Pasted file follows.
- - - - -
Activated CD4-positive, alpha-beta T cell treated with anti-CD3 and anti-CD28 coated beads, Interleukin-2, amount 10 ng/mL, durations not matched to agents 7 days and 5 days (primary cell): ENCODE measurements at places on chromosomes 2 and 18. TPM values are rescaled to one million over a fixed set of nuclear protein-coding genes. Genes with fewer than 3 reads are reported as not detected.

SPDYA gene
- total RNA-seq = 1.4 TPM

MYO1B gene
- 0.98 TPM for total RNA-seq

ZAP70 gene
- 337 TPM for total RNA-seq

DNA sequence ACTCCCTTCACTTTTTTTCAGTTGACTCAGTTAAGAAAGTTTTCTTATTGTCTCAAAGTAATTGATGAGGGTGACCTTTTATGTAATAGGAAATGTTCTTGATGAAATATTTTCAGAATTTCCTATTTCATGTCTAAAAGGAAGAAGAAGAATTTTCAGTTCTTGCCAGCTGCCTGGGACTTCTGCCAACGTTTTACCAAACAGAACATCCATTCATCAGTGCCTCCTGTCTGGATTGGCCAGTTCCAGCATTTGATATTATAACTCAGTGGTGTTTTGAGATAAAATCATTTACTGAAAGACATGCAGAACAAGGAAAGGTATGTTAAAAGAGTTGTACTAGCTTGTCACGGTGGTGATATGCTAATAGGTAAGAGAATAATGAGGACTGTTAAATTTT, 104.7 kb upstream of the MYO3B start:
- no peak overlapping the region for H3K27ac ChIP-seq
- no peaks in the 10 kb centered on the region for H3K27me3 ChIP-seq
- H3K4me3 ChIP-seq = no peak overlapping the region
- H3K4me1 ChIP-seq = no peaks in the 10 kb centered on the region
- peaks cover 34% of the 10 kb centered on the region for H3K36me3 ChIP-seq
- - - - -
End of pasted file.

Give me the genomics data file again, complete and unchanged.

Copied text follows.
Activated CD4-positive, alpha-beta T cell treated with anti-CD3 and anti-CD28 coated beads, Interleukin-2, amount 10 ng/mL, durations not matched to agents 7 days and 5 days (primary cell): ENCODE measurements at places on chromosomes 2 and 18. TPM values are rescaled to one million over a fixed set of nuclear protein-coding genes. Genes with fewer than 3 reads are reported as not detected.

SPDYA gene
- total RNA-seq = 1.4 TPM

MYO1B gene
- 0.98 TPM for total RNA-seq

ZAP70 gene
- 337 TPM for total RNA-seq

DNA sequence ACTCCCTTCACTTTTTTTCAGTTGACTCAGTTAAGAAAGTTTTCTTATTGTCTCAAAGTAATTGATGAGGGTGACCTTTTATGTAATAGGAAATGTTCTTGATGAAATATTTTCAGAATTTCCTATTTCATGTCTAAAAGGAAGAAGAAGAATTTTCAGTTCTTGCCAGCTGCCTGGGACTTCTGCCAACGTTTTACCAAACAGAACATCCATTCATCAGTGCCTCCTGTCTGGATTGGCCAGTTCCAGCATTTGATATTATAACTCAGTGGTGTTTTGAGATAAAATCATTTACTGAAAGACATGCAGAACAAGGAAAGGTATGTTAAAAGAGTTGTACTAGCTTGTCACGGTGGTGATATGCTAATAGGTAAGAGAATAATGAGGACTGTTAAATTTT, 104.7 kb upstream of the MYO3B start:
- no peak overlapping the region for H3K27ac ChIP-seq
- no peaks in the 10 kb centered on the region for H3K27me3 ChIP-seq
- H3K4me3 ChIP-seq = no peak overlapping the region
- H3K4me1 ChIP-seq = no peaks in the 10 kb centered on the region
- peaks cover 34% of the 10 kb centered on the region for H3K36me3 ChIP-seq